In today’s blog post, I want to discuss how you can build additional data dimensions in Power BI.
These dimensions can help you filter your data in different ways. On top of that, these dimensions can help you come up with intuitive visualizations later on.
This is also the reason why you need to set up your data model in the best possible way. As I have mentioned in the previous tutorials, you should separate the lookup tables and the fact tables. This way, you can set up additional data dimensions when needed.
Adding Additional Data Dimensions
Now, I want to show you the scenarios where you need to add other dimensions.
First, I have this Product Name column in the Products table. The products listed here are filtered by their product names.
However, there will be times when you want to group the products based on revenue or margins. Because of that, you need to add a new column and place it in a table. This is where you need to create additional dimensions that you can use to run intermediary calculations.
If you look at the table more closely, you can see that the only product-related column is the Product Description Index.
Therefore, you need to manually build the additional data that you need to calculate for total revenue. To do that, click the Modeling ribbon, and then click New Column.
After that, you should name it as Product Sales. This column will show the total revenue for each product under the Product Name column.
Now that you have the total revenue, you need to add another dimension for the product groupings.
Again, click New Column and name it as Client Groups. For this calculation, you need to use the SWITCH (TRUE) function. This function helps you determine automatically whether the product sales are greater than 10 million or not.
If the sales are greater than 10 million, you can classify them as Good Clients. If the sales are less than or equal to 10 million, you can classify them as Ok Clients.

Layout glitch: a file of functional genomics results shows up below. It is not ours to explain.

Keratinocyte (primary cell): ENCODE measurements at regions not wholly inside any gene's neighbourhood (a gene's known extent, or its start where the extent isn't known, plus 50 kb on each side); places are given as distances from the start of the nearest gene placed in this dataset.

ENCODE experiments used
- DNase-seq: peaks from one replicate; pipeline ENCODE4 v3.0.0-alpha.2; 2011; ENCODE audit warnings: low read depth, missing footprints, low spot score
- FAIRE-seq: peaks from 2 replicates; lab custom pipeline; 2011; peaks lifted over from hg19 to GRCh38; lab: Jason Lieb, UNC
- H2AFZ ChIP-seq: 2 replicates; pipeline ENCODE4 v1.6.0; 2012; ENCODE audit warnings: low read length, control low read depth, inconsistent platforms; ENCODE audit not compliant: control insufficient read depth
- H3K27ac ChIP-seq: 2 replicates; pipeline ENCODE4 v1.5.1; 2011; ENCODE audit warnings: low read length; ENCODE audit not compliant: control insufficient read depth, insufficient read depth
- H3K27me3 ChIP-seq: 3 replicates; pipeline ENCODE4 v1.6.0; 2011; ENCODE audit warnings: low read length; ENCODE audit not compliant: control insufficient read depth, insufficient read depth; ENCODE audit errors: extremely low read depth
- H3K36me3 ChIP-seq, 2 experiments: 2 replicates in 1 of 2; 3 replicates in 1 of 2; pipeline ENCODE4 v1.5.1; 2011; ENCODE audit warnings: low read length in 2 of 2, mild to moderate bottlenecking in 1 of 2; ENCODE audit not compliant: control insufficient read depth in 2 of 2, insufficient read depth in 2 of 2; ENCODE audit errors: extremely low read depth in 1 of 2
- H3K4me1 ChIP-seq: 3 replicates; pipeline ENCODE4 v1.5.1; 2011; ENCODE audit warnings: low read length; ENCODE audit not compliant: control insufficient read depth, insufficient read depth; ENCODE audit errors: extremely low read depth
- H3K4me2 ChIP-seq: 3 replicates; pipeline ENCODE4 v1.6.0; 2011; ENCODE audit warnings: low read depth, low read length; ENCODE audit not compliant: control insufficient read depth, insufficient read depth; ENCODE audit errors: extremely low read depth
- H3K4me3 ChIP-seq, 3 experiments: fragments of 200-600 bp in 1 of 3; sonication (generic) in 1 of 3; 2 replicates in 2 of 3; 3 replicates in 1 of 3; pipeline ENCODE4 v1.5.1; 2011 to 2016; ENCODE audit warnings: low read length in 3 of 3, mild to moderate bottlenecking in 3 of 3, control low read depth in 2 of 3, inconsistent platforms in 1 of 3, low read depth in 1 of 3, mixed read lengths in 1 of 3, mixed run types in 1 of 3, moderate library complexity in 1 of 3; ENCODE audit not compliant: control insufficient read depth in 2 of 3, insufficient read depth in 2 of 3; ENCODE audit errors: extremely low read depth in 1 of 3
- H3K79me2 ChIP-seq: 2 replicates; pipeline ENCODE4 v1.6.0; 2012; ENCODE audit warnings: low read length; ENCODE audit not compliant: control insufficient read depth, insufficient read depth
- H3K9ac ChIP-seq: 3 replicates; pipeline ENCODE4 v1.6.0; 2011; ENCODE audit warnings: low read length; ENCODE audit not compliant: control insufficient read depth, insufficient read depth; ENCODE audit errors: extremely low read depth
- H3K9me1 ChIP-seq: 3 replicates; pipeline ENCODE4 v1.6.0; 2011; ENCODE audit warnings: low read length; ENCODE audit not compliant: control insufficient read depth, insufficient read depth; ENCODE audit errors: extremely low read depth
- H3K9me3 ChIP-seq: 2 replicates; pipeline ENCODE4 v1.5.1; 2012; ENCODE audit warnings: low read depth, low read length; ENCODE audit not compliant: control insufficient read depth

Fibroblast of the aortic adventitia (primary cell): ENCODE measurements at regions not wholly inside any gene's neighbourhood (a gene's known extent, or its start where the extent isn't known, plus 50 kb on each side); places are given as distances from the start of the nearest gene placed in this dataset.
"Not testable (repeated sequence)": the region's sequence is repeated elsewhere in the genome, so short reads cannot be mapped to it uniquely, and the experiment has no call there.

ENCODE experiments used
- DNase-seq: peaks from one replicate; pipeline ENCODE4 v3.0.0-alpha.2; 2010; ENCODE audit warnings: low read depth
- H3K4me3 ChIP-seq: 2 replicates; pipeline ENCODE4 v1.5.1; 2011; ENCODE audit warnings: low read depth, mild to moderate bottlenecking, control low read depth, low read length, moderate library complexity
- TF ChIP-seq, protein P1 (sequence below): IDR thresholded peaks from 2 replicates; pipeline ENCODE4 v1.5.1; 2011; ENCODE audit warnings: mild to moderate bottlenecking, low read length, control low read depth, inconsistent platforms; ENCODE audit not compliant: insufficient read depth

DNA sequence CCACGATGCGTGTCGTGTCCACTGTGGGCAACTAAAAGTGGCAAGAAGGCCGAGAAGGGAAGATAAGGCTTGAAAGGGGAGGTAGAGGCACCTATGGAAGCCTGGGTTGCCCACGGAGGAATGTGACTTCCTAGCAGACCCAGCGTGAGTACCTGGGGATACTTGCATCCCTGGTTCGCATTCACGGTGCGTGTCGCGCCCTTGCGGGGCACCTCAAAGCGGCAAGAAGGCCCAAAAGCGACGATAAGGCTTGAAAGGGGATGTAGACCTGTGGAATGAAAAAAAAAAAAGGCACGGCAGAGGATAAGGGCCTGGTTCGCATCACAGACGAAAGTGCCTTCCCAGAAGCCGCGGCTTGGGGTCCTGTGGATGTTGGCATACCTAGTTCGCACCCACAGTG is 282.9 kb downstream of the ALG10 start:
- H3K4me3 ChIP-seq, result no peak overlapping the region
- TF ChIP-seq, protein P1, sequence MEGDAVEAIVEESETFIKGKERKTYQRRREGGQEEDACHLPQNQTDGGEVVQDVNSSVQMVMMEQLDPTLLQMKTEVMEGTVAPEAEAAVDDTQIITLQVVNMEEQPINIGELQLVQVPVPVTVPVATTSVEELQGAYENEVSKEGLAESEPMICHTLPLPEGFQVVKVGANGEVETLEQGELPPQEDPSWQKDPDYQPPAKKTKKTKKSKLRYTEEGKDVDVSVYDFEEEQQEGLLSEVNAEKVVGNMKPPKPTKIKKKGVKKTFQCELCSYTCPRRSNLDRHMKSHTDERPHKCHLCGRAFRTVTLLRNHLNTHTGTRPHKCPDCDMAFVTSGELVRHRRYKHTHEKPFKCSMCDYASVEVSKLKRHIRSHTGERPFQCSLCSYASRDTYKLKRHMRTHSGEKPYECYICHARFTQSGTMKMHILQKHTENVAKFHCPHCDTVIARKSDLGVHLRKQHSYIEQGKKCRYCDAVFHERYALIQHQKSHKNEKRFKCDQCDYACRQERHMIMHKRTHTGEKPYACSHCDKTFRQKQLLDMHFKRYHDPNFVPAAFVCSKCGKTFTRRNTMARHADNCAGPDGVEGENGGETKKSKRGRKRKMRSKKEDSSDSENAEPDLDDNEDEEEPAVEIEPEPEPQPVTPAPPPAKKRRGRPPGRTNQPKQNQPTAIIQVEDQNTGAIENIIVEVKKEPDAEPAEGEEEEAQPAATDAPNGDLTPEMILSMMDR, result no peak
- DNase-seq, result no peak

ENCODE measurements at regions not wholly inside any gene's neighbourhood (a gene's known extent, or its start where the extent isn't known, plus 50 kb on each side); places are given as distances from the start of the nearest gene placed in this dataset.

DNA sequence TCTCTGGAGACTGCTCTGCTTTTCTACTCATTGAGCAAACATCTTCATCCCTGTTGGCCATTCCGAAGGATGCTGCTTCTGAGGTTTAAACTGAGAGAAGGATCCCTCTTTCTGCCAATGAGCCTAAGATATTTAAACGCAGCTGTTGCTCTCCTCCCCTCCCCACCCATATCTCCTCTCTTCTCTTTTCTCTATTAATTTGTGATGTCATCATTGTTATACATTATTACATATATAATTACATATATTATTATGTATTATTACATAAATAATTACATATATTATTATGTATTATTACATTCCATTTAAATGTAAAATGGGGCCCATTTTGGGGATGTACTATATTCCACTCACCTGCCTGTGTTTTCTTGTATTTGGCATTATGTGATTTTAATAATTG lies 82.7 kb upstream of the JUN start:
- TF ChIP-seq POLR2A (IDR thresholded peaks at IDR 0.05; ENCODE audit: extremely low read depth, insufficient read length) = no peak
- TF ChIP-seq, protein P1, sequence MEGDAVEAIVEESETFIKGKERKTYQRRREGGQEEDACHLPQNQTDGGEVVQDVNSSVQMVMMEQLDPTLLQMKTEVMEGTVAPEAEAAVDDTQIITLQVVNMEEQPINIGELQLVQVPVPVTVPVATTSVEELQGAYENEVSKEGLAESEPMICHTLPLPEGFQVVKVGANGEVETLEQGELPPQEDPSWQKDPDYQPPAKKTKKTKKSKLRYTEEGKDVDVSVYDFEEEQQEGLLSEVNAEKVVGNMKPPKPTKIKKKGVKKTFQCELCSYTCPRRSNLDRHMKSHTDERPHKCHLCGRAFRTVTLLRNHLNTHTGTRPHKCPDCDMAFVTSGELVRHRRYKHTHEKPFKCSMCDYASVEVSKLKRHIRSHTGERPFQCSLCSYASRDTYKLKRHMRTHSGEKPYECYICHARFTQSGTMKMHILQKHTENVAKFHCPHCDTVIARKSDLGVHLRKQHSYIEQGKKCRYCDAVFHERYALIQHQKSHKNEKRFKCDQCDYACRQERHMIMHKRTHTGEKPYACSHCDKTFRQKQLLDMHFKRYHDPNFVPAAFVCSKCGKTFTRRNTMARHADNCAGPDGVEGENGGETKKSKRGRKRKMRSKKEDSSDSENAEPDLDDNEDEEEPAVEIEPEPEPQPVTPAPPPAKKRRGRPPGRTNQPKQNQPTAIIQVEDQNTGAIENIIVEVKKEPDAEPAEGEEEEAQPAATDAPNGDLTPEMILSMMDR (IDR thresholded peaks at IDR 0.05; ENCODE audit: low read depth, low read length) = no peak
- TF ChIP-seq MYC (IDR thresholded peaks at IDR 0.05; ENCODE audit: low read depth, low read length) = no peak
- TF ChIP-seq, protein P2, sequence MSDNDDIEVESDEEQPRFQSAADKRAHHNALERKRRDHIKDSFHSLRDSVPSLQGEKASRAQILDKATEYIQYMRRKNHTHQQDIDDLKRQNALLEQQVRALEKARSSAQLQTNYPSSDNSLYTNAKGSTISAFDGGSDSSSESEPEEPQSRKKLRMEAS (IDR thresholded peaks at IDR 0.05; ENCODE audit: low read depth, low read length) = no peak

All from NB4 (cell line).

Lastly, add BLANK in the last part to close the formula.
Since you have created the Client Groups column, you can now create a relationship to the Sales table.
You can now filter any calculation using the additional dimensions in the Products table. Without them, you will need to run your calculation using the thousands of rows in the Sales table.
Additional columns are important because they help you do more efficient calculations. They can also speed up Power BI’s performance compared to doing a calculation inside a huge table.
Dealing With Other Data Dimensions
Another way to deal with your dimensions is to hide irrelevant columns in the report view.
You can hide any column when you right-click and then select Hide in report view.
In this example, you need to hide the Product Sales table because you only need to show the different client groups in your report. You should also hide the Index column because it’s not relevant in the report for client groups.
In the report view, you only have to show the Good Clients and Ok Clients data. This means you’ll have to utilize the Client Groups column as a filter and slicer.
In the Client Groups slicer, you can make the report dynamic by selecting either Good Clients or Ok Clients.
Since the other columns are hidden, you can’t see it in the report view.
The hidden Index and Products column were only useful in creating the relationship for the other data dimensions, but it’s irrelevant to show them in the visualization.
You can apply this technique to other similar scenarios that you will encounter when creating visualizations.
I have discussed a number of data modelling techniques that are important. I hope you get to master these techniques and apply them every time you work inside the data model area.
As I’ve said before, you need to build your data model in the best way possible so you won’t have any problems when doing your calculations.